Our bodies perceive fasting as stress. And that makes sense when you think about it. When you’re fasting, you’re hungry, moody, and your body will make efforts to optimize your energy distribution. And that’s precisely what makes fasting a perfect trigger for autophagy. Now, before we proceed and explain how to use fasting to trigger autophagy, let’s take a look at the different types of fasts you can choose from.
- Long Fasts – These types of fasts require you to abstain from food for at least 24 hours.
- Dry Fast – Despite its harshness, this is still a popular type of fast. The dry fast is extremely dangerous because you don’t get to eat OR drink anything. Abstaining from drinking water is not advisable by any means. We do not recommend this fast. In fact, we recommend you avoid it, for your own sake.
- Water Fast – Another popular type of fast, the water fast has been researched for its value in weight loss. This fast requires you to abstain from eating anything, but it allows and even recommends drinking water. Some people have adapted this fast, and they consume juices or protein shakes instead of water. While these methods might be effective for weight loss – even though multiple studies indicated that juicing is actually harmful to the body and is NOT indicated for weight loss – they are not true facts because you consume calories.
Long fasts promote weight loss and autophagy. A single 24-hour fast can reverse the loss of stem cell function, which will dramatically improve their regeneration capacities.
You might be wondering how long you have to fast to stimulate autophagy – well, most studies agree that a period of 24-hours would suffice. Some studies indicate that a fasting period of 16 hours would also stimulate the autophagy process, which suggests that time-restricted and intermittent fasting are viable options.
Even though some studies found that time-restricted and intermittent fasting are viable options to trigger autophagy, they are not as reliable as the long fasts. If you want to make sure you stimulate the process, abstain from eating for a period of 24 – 36 hours. Keep in mind that fasting is about avoiding calories. That doesn’t mean you shouldn’t drink water, tea, or coffee, as long as you don’t add any sugar or other sweeteners to them.
One of the benefits of the ketogenic diet is that it limits your calorie consumption without limiting your food intake. This diet requires you to consume at least 75 percent of your calories from fat and refrain from consuming more than ten percent from carbohydrates. Your body prefers to use the glucose extracted from carbohydrates as fuel, but if it doesn’t find any carbs easily available, it changes its metabolic pathways and uses ketones extracted from fat as fuel instead.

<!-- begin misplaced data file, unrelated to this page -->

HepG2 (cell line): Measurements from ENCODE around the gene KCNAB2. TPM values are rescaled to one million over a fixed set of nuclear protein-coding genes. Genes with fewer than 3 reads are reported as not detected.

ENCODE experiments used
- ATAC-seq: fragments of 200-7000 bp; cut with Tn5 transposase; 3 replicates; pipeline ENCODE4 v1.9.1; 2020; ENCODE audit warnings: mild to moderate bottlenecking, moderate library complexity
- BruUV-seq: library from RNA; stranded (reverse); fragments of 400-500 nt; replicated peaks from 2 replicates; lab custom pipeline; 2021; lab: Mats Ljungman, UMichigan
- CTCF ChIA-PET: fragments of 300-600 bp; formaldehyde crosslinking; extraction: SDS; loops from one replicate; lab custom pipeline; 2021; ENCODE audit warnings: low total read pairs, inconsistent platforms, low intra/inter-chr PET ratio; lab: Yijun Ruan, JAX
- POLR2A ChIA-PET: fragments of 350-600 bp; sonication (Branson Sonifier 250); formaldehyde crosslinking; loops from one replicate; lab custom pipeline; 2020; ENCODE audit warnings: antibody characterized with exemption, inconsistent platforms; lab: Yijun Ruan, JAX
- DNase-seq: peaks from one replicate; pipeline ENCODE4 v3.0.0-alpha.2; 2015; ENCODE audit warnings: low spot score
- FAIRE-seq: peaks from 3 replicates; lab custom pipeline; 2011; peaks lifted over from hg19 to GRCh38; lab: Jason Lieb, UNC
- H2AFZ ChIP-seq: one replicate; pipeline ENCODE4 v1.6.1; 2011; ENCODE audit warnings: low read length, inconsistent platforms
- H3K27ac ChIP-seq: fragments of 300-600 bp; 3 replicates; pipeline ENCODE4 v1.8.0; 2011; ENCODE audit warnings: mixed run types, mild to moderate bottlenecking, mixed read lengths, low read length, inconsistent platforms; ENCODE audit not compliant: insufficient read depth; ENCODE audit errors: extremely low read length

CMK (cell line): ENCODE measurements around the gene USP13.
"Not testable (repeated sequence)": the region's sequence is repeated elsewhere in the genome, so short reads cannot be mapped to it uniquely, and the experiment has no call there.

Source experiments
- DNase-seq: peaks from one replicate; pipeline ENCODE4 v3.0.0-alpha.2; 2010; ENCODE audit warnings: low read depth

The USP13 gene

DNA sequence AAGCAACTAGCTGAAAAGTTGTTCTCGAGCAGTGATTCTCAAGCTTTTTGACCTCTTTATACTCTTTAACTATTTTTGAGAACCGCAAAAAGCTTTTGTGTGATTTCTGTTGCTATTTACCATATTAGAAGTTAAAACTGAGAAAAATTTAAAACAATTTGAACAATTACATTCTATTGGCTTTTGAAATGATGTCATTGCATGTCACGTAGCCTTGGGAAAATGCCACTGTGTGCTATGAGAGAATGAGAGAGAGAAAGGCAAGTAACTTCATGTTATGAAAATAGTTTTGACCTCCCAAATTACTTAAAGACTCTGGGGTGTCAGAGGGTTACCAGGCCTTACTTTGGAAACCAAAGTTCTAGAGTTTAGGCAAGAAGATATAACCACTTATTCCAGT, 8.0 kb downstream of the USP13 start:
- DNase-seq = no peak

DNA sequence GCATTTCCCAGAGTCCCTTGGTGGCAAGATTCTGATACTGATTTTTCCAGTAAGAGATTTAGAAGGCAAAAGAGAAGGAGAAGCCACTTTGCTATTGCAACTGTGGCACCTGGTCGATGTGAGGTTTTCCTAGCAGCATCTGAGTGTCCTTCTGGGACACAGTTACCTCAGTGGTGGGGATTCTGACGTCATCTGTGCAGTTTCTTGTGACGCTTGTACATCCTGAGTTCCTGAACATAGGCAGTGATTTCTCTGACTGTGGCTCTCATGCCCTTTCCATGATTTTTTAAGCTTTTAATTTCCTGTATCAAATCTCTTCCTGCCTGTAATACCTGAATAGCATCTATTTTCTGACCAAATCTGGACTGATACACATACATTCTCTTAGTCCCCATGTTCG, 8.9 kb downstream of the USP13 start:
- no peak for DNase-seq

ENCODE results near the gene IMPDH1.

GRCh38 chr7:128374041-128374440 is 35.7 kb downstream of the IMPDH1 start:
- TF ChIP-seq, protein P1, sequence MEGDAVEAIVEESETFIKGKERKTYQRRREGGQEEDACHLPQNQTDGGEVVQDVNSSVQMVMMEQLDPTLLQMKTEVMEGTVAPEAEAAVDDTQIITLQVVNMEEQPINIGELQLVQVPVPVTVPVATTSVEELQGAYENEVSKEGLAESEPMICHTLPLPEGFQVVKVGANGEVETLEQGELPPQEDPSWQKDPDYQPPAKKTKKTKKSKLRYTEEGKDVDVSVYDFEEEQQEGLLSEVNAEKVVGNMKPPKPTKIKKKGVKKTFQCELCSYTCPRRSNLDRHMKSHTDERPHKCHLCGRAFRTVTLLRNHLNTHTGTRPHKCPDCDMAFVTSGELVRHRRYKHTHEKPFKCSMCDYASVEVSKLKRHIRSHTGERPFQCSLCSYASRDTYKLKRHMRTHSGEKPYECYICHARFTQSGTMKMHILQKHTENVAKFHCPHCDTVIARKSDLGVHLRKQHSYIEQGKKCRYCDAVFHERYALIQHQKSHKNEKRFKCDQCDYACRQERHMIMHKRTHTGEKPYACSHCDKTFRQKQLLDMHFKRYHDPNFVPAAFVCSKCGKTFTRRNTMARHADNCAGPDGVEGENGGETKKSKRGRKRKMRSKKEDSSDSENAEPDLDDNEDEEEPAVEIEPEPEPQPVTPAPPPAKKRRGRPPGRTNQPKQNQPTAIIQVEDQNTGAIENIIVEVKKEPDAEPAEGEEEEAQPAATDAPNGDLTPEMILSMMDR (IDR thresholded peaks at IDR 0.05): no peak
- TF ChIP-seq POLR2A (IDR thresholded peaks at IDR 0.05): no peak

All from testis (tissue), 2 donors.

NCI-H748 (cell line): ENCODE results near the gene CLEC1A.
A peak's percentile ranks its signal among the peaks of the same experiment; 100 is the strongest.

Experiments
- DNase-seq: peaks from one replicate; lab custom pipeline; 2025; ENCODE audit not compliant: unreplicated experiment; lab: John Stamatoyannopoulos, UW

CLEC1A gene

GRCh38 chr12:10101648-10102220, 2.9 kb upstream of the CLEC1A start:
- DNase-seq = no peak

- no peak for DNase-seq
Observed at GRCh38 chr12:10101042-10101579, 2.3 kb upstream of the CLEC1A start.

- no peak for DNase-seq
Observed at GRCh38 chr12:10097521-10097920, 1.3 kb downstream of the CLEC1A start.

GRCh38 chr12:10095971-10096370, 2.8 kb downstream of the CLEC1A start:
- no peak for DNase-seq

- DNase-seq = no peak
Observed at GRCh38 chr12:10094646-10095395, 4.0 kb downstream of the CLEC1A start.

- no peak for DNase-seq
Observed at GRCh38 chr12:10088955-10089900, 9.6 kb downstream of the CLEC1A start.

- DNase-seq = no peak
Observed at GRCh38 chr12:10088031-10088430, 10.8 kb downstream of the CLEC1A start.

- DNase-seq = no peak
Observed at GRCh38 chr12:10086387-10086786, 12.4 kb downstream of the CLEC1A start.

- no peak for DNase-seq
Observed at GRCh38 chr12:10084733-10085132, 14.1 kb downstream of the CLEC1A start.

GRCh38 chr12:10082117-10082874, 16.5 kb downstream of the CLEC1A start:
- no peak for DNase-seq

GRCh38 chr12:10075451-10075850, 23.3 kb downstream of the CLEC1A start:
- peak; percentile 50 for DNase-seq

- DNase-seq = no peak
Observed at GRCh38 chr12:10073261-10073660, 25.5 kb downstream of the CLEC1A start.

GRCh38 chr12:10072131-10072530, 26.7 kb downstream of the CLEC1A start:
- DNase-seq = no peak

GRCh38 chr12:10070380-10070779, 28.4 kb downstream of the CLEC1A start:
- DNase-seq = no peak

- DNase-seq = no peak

Now, this shift might seem important to those who want to lose weight, but where does autophagy fit into this scenario?
Well, this shift actually happens naturally when we fast. The human body is highly adaptable. When we fast, our bodies look for other energy sources besides glucose, and they start breaking down fat to overcome starvation. This process is called ketogenesis. When the body is in a ketogenic state, the autophagy process is stimulated to optimize the cells’ energy consumption and improve the body’s energy output.
The ketogenic diet triggers the same process to help us lose weight. But the great thing about this diet is that you don’t have to starve yourself to trigger ketogenesis. This makes the ketogenic diet a viable option for those who are unable to fast.
Physical exercise stimulates the autophagy process. Exercise stimulated autophagy in multiple tissues and organs, such as the liver, pancreas, muscle, and adipose tissue. Surprisingly, exercise-induced autophagy in the cerebral cortex.
Even though this aspect is not fully understood at the moment, it strengthens researchers’ belief that regular exercise could prevent the onset of neurodegenerative diseases such as Alzheimer’s or Parkinson’s. In addition, it seems like the exercise-induced autophagy helped with the development of new neurons and it helped improve the cognitive function. The process also optimized the energy consumption of the liver and pancreatic cells.
Even though most of us give up sleep to watch their favorite series, work more, or spend time with friends, our bodies function best when we respect their natural clocks or circadian rhythms. Our biological clock controls our sleep cycles, but it seems it controls the autophagy process as well.
Respecting our circadian rhythm is very important because it actually controls our metabolism. Our bodies order the production and release of hormones while we sleep. The lack of sleep is considered a stressful activity, and it has adverse effects on our health and wellbeing.
And sleep is also necessary to induce autophagy. The lack of sleep disturbs the autophagy process, and it slows it down considerably.
Autophagy Boosting Foods
Eating certain foods can stimulate the autophagy process. Here is a list of the most efficient foods you can eat to induce this cleaning process.